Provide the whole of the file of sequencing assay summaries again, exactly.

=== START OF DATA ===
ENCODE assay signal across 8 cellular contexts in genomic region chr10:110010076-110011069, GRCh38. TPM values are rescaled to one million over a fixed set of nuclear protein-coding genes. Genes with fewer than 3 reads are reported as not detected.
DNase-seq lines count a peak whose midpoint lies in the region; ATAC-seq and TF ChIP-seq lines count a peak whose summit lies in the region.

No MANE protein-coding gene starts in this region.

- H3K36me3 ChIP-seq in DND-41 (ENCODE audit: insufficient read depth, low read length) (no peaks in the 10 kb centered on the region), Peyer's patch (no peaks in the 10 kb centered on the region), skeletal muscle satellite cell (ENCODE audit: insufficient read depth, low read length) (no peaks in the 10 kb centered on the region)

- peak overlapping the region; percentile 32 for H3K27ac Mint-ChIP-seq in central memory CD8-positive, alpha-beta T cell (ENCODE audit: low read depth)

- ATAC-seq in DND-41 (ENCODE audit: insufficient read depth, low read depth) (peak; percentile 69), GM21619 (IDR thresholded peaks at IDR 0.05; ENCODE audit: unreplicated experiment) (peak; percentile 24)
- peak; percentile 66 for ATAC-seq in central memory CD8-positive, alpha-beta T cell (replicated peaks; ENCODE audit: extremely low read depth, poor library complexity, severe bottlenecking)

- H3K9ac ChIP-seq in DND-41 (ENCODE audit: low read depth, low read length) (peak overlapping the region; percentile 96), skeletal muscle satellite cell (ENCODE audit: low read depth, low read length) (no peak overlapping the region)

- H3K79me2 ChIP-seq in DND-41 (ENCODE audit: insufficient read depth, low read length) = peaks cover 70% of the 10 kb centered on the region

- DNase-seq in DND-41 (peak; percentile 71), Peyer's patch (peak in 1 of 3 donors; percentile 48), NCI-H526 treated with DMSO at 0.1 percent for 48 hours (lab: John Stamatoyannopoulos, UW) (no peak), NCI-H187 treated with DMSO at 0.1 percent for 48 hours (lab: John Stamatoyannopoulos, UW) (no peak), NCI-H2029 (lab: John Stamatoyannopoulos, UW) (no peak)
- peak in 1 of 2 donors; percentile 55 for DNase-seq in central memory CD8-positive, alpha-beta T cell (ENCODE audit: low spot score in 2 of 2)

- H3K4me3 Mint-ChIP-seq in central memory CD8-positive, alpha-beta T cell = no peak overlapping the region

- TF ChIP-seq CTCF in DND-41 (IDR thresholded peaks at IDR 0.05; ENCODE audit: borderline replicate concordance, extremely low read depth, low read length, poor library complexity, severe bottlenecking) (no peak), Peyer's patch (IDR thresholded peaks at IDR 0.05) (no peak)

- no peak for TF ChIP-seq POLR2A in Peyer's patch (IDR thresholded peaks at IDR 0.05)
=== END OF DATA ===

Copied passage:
ENCODE assay signal across 8 cellular contexts in genomic region chr10:110010076-110011069, GRCh38. TPM values are rescaled to one million over a fixed set of nuclear protein-coding genes. Genes with fewer than 3 reads are reported as not detected.
DNase-seq lines count a peak whose midpoint lies in the region; ATAC-seq and TF ChIP-seq lines count a peak whose summit lies in the region.

No MANE protein-coding gene starts in this region.

- H3K36me3 ChIP-seq in DND-41 (ENCODE audit: insufficient read depth, low read length) (no peaks in the 10 kb centered on the region), Peyer's patch (no peaks in the 10 kb centered on the region), skeletal muscle satellite cell (ENCODE audit: insufficient read depth, low read length) (no peaks in the 10 kb centered on the region)

- peak overlapping the region; percentile 32 for H3K27ac Mint-ChIP-seq in central memory CD8-positive, alpha-beta T cell (ENCODE audit: low read depth)

- ATAC-seq in DND-41 (ENCODE audit: insufficient read depth, low read depth) (peak; percentile 69), GM21619 (IDR thresholded peaks at IDR 0.05; ENCODE audit: unreplicated experiment) (peak; percentile 24)
- peak; percentile 66 for ATAC-seq in central memory CD8-positive, alpha-beta T cell (replicated peaks; ENCODE audit: extremely low read depth, poor library complexity, severe bottlenecking)

- H3K9ac ChIP-seq in DND-41 (ENCODE audit: low read depth, low read length) (peak overlapping the region; percentile 96), skeletal muscle satellite cell (ENCODE audit: low read depth, low read length) (no peak overlapping the region)

- H3K79me2 ChIP-seq in DND-41 (ENCODE audit: insufficient read depth, low read length) = peaks cover 70% of the 10 kb centered on the region

- DNase-seq in DND-41 (peak; percentile 71), Peyer's patch (peak in 1 of 3 donors; percentile 48), NCI-H526 treated with DMSO at 0.1 percent for 48 hours (lab: John Stamatoyannopoulos, UW) (no peak), NCI-H187 treated with DMSO at 0.1 percent for 48 hours (lab: John Stamatoyannopoulos, UW) (no peak), NCI-H2029 (lab: John Stamatoyannopoulos, UW) (no peak)
- peak in 1 of 2 donors; percentile 55 for DNase-seq in central memory CD8-positive, alpha-beta T cell (ENCODE audit: low spot score in 2 of 2)

- H3K4me3 Mint-ChIP-seq in central memory CD8-positive, alpha-beta T cell = no peak overlapping the region

- TF ChIP-seq CTCF in DND-41 (IDR thresholded peaks at IDR 0.05; ENCODE audit: borderline replicate concordance, extremely low read depth, low read length, poor library complexity, severe bottlenecking) (no peak), Peyer's patch (IDR thresholded peaks at IDR 0.05) (no peak)

- no peak for TF ChIP-seq POLR2A in Peyer's patch (IDR thresholded peaks at IDR 0.05)